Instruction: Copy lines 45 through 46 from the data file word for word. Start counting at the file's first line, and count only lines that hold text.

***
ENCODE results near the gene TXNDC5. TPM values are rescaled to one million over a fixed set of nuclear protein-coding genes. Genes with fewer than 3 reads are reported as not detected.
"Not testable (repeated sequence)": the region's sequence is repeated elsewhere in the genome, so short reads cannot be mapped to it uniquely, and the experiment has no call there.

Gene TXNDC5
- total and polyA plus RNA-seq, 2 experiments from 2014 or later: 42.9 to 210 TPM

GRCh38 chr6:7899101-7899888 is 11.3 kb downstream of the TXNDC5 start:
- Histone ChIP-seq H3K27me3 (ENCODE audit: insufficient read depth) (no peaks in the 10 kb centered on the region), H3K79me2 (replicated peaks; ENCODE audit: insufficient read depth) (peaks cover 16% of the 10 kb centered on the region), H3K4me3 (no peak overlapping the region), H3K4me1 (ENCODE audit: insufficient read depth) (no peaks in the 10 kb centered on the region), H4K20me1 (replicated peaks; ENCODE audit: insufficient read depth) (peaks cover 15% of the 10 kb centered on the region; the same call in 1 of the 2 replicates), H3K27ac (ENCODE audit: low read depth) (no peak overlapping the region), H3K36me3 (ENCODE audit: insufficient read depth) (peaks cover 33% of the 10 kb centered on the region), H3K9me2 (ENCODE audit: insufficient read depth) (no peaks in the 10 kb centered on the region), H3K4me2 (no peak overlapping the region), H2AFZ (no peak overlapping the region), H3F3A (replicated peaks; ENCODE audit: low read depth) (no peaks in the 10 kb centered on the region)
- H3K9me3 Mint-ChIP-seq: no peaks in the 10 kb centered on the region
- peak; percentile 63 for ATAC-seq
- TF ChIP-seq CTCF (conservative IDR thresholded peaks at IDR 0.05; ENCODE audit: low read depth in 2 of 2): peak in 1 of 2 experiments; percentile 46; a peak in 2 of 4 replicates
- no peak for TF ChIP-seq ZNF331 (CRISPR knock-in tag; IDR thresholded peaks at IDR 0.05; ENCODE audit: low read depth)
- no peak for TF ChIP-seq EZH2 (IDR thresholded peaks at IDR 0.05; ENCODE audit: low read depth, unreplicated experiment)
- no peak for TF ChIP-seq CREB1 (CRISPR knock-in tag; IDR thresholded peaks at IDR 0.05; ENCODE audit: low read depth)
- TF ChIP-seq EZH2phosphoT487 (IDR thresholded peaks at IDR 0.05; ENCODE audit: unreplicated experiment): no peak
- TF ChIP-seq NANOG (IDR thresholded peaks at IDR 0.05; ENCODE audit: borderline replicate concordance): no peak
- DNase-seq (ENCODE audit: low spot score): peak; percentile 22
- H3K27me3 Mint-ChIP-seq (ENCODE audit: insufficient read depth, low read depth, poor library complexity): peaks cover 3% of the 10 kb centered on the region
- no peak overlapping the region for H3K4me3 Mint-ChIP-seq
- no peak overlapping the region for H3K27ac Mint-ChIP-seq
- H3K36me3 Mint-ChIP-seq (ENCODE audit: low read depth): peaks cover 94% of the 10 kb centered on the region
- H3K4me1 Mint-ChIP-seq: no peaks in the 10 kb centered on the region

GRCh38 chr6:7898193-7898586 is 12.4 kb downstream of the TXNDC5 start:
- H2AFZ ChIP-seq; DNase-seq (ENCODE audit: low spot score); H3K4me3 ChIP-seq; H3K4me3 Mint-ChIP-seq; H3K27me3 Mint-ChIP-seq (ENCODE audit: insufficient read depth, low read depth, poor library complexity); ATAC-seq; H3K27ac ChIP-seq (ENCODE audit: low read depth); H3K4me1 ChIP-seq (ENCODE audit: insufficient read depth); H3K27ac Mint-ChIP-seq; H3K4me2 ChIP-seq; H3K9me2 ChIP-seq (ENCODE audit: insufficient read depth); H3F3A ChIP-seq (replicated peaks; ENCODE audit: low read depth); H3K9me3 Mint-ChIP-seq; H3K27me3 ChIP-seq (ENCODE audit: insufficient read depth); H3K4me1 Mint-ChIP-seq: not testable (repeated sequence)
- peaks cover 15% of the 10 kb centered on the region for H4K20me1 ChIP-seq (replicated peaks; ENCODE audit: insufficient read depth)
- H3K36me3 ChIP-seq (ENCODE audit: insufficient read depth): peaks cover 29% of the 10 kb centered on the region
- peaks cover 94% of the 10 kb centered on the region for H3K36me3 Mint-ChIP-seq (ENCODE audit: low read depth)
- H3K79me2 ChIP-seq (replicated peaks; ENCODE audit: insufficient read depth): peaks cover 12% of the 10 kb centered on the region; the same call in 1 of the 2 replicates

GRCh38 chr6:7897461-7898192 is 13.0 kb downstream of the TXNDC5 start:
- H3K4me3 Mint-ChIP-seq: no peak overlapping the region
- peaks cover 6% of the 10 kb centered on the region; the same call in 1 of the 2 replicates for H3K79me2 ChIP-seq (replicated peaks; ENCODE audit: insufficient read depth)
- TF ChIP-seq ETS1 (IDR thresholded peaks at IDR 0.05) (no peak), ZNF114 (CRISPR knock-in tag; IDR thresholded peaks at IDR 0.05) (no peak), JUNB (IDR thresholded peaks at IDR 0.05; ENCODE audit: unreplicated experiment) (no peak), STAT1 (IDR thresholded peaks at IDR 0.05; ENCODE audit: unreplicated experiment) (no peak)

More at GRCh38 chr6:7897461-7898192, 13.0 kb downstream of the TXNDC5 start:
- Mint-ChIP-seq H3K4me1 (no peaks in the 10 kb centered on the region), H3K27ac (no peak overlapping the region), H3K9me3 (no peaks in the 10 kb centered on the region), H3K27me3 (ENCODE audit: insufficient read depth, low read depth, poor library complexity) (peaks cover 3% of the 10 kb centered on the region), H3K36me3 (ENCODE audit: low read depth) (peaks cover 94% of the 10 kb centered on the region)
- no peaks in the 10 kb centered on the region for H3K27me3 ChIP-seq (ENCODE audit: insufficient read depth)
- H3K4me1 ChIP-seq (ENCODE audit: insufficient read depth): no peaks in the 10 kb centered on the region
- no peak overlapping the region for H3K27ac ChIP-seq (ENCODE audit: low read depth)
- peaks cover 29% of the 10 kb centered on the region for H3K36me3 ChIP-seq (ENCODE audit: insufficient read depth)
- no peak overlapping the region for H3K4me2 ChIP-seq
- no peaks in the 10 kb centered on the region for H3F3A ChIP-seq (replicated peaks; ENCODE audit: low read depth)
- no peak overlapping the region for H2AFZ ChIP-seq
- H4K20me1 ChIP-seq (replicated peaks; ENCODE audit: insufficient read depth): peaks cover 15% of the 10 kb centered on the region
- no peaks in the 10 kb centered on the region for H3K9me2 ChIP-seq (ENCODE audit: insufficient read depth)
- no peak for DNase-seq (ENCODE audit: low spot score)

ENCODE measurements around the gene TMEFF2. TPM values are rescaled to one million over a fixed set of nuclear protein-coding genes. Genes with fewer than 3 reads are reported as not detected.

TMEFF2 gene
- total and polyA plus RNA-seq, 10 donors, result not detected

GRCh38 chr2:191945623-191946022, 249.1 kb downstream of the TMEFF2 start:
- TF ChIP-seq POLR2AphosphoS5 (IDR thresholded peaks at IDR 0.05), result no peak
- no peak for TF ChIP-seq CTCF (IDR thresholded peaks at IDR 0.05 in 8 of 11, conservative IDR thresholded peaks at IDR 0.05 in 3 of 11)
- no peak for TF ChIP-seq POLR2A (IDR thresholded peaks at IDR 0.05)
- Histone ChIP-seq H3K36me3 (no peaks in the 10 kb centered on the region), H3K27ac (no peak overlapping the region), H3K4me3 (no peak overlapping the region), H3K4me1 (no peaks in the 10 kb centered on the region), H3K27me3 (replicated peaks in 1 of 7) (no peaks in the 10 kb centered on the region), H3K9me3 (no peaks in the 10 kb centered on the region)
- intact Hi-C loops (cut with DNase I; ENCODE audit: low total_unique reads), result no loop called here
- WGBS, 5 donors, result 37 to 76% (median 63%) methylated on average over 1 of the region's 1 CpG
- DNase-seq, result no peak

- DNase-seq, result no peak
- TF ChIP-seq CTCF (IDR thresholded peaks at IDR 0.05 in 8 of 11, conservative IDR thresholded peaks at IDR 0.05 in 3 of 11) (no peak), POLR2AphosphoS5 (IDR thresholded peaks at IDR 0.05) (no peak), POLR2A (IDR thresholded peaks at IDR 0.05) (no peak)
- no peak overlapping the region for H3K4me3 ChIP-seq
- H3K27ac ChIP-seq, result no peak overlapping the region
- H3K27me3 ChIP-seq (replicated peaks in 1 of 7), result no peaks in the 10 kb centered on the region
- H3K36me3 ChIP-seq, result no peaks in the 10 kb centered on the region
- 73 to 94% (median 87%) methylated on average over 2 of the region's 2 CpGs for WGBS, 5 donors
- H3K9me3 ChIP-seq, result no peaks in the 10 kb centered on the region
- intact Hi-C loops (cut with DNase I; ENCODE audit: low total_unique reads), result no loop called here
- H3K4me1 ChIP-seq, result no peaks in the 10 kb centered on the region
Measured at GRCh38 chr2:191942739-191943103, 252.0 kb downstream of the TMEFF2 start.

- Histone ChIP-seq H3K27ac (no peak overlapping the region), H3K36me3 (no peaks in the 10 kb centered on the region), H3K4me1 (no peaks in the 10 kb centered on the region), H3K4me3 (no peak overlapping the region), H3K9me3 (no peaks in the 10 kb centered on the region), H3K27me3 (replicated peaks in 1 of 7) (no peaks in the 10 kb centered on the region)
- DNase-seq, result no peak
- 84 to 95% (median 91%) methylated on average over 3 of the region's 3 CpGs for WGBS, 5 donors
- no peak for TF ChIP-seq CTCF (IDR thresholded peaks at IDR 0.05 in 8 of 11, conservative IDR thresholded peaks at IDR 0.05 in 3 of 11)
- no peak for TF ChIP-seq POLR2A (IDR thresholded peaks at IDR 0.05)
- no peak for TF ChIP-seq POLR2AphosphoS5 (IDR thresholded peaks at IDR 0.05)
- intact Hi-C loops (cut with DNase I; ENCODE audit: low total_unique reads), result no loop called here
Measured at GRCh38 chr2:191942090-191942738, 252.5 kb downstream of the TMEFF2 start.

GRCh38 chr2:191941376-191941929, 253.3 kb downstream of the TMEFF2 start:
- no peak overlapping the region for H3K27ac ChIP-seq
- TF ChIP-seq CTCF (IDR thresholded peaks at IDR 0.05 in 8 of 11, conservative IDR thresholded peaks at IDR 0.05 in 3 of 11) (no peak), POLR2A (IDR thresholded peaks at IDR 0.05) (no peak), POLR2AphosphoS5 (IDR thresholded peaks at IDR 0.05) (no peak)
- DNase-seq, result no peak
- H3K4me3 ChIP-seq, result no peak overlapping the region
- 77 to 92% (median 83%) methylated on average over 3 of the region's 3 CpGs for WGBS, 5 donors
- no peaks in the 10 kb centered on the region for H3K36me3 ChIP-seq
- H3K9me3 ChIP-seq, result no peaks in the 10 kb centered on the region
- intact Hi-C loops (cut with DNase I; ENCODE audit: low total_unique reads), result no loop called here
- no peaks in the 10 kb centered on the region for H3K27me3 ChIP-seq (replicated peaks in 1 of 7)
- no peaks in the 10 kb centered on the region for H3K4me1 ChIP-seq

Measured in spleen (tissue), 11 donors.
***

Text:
- total and polyA plus RNA-seq, 10 donors, result not detected

GRCh38 chr2:191945623-191946022, 249.1 kb downstream of the TMEFF2 start: